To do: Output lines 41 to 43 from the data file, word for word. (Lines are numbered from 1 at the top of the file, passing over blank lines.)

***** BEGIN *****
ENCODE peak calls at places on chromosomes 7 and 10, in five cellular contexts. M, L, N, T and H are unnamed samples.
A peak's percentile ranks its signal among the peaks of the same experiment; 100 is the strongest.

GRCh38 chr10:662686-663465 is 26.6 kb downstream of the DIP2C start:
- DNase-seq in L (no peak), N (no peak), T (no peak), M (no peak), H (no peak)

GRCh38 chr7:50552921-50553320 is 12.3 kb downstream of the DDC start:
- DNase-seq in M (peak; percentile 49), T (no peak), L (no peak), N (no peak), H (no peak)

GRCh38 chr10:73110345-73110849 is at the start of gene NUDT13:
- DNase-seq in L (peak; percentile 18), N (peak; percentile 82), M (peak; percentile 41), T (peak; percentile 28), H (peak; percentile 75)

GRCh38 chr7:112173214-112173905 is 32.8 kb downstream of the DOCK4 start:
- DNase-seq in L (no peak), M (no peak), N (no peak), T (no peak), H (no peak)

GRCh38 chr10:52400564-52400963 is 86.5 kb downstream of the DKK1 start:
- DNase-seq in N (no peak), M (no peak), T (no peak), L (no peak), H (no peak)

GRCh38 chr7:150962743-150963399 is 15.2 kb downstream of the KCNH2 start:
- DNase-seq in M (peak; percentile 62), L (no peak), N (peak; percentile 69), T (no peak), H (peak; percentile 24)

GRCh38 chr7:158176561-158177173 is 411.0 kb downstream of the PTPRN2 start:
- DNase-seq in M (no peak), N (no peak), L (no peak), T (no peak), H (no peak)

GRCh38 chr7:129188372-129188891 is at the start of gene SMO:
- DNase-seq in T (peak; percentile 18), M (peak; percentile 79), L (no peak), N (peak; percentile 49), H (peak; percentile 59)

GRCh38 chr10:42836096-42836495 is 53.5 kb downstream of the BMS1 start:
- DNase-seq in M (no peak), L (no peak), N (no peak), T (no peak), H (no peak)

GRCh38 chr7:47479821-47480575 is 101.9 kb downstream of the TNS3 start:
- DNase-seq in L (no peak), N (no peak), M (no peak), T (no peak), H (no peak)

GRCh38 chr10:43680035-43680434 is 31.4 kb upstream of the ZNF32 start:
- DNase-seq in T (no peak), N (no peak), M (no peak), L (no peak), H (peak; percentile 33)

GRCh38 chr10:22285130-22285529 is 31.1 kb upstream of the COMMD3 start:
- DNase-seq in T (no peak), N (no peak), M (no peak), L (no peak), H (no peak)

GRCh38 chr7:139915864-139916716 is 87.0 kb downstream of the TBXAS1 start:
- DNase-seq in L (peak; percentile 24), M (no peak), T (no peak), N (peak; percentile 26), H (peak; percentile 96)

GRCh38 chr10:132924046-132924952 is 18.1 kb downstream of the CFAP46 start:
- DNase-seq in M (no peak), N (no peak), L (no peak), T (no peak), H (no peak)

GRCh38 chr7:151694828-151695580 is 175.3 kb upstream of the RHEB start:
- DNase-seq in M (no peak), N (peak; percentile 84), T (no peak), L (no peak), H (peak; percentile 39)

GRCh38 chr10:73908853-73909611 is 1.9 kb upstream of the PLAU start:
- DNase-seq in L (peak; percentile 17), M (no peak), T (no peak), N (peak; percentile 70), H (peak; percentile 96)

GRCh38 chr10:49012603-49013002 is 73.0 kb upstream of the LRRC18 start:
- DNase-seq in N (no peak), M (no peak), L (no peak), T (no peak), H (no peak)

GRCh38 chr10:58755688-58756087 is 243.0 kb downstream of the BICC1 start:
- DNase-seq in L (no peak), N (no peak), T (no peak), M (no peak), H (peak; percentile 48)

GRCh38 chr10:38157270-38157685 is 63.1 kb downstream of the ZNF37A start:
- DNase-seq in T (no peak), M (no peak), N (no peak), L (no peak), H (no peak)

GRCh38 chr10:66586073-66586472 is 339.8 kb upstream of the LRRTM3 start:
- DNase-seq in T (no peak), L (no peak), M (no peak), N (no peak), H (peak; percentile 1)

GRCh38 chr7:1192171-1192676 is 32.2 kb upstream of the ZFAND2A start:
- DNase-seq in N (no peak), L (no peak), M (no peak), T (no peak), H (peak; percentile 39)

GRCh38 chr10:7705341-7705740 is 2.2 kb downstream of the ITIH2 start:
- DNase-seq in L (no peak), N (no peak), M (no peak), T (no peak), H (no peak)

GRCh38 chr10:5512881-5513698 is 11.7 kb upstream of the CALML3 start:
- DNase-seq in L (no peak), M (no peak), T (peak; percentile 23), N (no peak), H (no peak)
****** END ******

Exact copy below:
GRCh38 chr10:66586073-66586472 is 339.8 kb upstream of the LRRTM3 start:
- DNase-seq in T (no peak), L (no peak), M (no peak), N (no peak), H (peak; percentile 1)

GRCh38 chr7:1192171-1192676 is 32.2 kb upstream of the ZFAND2A start: